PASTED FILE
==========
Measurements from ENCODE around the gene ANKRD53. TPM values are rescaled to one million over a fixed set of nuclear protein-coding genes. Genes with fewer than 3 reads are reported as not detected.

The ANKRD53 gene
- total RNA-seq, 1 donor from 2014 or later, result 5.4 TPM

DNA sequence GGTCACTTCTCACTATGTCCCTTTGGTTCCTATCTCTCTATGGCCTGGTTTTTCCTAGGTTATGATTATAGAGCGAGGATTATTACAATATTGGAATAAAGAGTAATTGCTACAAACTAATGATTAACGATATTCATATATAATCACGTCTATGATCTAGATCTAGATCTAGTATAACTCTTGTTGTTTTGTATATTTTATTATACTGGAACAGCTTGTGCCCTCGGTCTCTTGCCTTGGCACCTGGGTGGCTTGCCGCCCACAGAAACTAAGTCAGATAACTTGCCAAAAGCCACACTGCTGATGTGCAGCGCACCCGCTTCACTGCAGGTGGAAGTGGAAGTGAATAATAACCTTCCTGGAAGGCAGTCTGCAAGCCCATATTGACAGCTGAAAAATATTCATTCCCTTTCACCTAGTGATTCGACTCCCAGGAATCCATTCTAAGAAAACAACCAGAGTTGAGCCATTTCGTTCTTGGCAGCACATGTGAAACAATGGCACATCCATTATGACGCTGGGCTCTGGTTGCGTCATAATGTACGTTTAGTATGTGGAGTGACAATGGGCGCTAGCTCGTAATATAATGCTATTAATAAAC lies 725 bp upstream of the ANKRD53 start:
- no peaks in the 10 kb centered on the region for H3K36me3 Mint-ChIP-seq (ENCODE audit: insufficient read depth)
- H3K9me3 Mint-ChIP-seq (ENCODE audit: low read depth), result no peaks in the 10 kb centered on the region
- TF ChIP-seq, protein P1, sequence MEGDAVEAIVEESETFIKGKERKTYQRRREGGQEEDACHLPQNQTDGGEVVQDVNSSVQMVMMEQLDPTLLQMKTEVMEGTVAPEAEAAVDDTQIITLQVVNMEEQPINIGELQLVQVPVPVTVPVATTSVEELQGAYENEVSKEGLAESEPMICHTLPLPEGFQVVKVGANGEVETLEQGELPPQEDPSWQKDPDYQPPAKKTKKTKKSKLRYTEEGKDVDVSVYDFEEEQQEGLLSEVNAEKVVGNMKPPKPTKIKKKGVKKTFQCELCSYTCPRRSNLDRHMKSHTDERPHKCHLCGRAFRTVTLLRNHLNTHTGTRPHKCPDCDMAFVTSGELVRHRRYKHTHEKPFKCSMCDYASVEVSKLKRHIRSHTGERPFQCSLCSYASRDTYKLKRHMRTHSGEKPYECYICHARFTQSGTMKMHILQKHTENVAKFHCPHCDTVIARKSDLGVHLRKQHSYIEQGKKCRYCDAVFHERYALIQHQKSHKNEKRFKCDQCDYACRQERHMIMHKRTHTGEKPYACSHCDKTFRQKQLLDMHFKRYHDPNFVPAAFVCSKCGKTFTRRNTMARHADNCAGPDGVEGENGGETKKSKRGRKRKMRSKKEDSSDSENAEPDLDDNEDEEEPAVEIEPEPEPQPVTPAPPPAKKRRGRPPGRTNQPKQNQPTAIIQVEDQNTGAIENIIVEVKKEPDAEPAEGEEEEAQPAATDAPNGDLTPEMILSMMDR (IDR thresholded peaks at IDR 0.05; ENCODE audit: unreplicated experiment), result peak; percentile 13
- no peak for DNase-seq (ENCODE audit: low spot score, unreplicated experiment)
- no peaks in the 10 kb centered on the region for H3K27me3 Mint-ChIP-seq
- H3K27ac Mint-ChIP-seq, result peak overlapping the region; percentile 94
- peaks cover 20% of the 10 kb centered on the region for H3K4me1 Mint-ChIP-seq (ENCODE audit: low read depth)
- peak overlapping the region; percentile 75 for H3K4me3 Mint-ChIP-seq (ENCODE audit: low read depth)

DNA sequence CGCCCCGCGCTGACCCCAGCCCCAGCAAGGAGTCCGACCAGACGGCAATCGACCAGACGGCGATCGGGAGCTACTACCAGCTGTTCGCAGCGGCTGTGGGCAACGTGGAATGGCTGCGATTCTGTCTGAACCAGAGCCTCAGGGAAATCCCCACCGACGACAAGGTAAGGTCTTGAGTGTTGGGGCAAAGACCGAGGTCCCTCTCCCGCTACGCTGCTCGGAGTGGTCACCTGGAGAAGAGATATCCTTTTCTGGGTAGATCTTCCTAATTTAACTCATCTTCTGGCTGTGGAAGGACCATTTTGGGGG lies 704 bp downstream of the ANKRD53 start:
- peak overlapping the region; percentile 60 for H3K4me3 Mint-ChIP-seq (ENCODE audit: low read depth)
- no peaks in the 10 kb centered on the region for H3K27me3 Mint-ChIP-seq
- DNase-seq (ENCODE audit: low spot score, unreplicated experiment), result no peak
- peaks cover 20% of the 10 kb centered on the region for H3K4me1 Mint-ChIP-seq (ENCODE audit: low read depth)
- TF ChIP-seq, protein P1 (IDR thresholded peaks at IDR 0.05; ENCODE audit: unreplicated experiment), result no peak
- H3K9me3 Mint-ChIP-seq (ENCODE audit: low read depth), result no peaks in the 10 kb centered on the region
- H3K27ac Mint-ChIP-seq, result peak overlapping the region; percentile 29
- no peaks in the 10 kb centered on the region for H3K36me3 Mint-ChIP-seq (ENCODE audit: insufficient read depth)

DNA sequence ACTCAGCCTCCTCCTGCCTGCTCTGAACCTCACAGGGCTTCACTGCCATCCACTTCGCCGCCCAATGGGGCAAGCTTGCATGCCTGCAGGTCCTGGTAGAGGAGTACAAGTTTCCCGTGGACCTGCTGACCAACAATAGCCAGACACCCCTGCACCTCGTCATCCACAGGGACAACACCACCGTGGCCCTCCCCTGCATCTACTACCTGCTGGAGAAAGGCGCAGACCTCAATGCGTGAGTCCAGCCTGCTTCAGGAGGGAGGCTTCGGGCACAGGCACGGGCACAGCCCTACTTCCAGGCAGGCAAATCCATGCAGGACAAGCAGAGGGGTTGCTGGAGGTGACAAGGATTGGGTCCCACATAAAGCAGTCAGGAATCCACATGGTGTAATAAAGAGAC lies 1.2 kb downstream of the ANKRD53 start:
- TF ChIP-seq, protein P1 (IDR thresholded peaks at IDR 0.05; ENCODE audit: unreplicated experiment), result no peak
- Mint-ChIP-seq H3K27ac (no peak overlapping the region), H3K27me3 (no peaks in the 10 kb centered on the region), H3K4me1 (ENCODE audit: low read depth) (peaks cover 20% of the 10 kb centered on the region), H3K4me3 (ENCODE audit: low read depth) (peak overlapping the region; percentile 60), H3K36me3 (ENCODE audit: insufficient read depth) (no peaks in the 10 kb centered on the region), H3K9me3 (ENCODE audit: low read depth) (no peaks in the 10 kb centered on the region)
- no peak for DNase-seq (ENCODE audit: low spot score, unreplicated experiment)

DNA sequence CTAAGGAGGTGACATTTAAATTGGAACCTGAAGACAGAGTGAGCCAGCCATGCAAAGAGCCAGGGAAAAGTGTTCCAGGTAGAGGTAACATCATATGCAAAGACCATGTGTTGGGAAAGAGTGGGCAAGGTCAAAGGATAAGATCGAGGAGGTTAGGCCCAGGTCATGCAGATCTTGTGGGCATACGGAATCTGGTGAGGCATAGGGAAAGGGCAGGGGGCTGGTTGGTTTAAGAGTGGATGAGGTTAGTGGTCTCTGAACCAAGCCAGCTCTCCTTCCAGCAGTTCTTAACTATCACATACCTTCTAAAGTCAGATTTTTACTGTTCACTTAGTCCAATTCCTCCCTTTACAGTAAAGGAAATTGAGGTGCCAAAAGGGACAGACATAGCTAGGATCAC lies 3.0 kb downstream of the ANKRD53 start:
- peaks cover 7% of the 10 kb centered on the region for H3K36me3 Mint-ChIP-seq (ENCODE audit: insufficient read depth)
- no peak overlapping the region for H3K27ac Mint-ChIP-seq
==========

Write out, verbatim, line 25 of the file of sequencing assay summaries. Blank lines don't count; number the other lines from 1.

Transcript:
- no peak for DNase-seq (ENCODE audit: low spot score, unreplicated experiment)